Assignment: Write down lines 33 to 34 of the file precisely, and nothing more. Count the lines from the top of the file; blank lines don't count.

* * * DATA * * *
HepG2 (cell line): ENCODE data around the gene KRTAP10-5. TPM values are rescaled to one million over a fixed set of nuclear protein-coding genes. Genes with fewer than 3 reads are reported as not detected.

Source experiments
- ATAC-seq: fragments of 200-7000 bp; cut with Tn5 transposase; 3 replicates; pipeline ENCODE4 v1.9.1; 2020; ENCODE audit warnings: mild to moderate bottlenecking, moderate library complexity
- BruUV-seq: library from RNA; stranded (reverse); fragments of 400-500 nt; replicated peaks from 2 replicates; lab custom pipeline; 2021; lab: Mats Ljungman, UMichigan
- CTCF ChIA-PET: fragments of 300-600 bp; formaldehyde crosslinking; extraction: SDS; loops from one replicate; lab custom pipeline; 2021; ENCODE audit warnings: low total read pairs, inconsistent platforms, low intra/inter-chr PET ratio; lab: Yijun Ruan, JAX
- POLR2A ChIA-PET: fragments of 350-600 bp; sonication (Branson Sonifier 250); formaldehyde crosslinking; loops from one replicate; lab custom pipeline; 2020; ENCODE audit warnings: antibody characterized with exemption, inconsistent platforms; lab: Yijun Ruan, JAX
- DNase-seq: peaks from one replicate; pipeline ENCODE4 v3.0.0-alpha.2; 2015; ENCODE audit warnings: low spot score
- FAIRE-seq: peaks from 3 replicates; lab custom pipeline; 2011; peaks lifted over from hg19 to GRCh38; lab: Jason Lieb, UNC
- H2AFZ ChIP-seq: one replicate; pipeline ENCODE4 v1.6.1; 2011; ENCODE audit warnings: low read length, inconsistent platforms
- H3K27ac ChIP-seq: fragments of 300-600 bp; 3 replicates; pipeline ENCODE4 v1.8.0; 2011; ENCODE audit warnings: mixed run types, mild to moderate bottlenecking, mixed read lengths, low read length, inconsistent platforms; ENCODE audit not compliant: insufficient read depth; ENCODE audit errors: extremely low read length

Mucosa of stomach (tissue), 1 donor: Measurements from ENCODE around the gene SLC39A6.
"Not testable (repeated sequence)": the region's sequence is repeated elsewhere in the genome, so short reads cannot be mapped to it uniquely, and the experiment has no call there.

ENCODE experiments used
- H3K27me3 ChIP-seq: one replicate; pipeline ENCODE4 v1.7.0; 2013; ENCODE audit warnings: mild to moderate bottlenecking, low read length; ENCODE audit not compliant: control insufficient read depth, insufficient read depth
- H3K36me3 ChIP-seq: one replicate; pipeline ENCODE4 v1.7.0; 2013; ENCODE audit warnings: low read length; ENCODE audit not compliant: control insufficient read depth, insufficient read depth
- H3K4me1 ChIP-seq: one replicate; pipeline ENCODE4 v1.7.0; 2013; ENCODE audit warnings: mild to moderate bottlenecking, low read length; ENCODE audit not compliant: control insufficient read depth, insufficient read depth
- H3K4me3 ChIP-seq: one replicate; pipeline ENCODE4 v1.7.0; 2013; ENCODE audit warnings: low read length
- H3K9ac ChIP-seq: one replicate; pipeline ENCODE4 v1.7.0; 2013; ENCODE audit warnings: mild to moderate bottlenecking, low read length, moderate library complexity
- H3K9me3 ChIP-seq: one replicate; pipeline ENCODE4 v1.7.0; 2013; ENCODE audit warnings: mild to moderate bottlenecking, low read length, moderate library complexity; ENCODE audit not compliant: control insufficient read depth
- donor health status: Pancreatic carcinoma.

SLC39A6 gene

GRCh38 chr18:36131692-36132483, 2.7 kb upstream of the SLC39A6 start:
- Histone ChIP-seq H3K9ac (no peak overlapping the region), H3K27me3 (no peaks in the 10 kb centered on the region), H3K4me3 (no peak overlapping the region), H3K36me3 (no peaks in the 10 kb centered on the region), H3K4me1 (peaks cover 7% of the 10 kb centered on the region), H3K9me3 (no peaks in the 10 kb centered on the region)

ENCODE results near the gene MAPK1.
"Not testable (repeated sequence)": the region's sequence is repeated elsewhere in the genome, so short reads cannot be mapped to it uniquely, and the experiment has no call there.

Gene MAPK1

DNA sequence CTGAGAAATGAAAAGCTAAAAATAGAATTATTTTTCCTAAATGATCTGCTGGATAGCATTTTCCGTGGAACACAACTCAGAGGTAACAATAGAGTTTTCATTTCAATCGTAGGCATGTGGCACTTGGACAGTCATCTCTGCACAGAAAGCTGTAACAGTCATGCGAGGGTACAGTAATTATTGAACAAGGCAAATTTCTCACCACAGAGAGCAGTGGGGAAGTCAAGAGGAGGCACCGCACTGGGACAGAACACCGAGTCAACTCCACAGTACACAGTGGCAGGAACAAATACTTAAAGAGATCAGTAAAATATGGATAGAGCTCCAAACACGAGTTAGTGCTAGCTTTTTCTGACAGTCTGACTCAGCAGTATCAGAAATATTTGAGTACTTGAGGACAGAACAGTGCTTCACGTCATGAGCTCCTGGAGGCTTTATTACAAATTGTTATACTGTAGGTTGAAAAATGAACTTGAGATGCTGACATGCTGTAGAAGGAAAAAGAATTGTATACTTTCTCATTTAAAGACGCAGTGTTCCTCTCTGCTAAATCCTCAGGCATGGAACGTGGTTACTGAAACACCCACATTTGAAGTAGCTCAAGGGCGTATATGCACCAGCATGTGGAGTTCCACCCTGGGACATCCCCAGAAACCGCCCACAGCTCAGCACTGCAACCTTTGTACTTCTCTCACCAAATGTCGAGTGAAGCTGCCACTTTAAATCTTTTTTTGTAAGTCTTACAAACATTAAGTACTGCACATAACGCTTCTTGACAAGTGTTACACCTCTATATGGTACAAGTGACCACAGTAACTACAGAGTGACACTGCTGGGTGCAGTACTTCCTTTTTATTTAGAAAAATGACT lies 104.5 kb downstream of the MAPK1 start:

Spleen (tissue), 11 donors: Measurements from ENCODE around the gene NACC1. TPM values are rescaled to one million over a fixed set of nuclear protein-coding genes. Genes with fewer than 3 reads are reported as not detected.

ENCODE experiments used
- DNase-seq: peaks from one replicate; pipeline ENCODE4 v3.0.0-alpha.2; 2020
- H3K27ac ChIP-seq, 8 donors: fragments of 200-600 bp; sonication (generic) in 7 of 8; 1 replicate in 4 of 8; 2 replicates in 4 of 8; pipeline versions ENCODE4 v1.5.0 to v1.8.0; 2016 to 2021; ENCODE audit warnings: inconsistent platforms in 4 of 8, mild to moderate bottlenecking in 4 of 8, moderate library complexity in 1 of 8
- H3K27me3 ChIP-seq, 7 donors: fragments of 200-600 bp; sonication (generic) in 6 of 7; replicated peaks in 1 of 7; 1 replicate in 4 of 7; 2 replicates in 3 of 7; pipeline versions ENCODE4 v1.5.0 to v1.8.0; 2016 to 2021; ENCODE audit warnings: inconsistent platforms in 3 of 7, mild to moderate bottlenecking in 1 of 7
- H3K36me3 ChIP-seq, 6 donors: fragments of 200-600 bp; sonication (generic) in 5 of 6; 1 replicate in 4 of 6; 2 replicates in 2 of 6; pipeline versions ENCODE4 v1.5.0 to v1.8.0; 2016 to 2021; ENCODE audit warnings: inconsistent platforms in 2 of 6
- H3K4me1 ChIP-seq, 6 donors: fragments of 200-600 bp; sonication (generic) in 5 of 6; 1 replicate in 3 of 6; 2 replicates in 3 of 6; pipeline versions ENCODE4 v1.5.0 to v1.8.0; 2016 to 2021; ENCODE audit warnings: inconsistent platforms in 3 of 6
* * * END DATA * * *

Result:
- H3K36me3 ChIP-seq, 6 donors: fragments of 200-600 bp; sonication (generic) in 5 of 6; 1 replicate in 4 of 6; 2 replicates in 2 of 6; pipeline versions ENCODE4 v1.5.0 to v1.8.0; 2016 to 2021; ENCODE audit warnings: inconsistent platforms in 2 of 6
- H3K4me1 ChIP-seq, 6 donors: fragments of 200-600 bp; sonication (generic) in 5 of 6; 1 replicate in 3 of 6; 2 replicates in 3 of 6; pipeline versions ENCODE4 v1.5.0 to v1.8.0; 2016 to 2021; ENCODE audit warnings: inconsistent platforms in 3 of 6